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April 1967

Neuropathy in Lymphoblastic Leukemia Treated With Vincristine

Author Affiliations

Salt Lake City
From the departments of neurology and pathology, University of Utah College of Medicine Salt Lake City.

Arch Neurol. 1967;16(4):377-384. doi:10.1001/archneur.1967.00470220041005

Vincristine INCRISTINE sulfate (Oncovin), an alkaloid isolated from Vinca rosea, has proven oncolytic activity in experimental and human neoplasms. Its main drawback in the treatment of human beings has been the severe neurotoxicity which produces numbness and anesthesia in the fingers and toes; paresthesias, and slapping gait1; absent reflexes in the lower extremities, abducens palsy, visual disturbances, extensor weakness of the hands and feet2; persistent paresis3; bilateral foot drop and ataxia.4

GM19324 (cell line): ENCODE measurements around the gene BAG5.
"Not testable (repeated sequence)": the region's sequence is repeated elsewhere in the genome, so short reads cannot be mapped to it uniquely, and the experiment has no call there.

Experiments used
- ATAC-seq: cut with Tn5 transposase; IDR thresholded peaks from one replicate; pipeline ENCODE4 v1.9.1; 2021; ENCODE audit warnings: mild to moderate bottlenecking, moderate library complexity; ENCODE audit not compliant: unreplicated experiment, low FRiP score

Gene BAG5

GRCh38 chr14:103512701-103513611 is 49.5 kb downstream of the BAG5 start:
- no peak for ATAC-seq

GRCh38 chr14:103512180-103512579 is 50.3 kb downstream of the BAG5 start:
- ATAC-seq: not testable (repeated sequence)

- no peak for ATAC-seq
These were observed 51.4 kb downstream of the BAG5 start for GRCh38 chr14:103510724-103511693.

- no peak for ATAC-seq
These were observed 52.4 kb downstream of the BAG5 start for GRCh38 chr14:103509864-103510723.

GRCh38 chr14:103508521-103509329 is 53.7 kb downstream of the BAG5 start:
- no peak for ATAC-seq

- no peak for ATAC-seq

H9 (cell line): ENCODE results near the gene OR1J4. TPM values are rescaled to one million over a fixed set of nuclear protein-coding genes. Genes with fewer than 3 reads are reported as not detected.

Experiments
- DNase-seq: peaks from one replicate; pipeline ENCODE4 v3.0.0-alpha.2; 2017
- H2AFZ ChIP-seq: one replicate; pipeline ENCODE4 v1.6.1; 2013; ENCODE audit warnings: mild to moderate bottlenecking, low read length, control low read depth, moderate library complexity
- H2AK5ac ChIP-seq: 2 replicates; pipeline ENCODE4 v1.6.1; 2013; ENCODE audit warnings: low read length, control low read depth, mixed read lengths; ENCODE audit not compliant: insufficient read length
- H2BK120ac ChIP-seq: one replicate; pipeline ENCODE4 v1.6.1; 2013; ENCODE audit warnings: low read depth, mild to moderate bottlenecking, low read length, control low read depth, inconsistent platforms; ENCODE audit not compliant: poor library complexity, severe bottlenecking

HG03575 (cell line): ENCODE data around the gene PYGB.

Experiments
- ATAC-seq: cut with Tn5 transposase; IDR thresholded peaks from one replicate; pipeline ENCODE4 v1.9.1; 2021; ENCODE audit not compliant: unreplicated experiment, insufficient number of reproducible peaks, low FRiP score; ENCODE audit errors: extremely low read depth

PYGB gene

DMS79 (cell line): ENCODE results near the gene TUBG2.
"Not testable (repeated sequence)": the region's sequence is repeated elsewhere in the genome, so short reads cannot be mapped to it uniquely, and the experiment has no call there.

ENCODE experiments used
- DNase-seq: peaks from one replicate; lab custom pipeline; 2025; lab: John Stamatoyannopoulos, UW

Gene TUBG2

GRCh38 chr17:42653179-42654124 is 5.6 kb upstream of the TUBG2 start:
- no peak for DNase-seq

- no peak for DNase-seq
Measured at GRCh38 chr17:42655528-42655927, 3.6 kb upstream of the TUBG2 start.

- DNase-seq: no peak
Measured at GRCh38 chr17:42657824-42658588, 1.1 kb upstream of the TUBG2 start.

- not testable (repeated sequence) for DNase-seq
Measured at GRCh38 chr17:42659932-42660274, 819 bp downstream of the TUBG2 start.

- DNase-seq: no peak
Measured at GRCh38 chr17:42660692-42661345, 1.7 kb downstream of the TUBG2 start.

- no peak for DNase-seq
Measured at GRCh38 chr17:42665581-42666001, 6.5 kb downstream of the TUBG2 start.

The degree of neuromuscular intoxication and apparent reversibility vary. In one report symptoms continued as long as treatment was maintained but eventually disappeared six weeks after treatment was stopped.1 In another study 14 of 16 patients who had received vincristine for more than two months lost the deep tendon reflexes of the lower extremities, but the period of observation was too short for comment on reversibility. In the same report muscle weakness was

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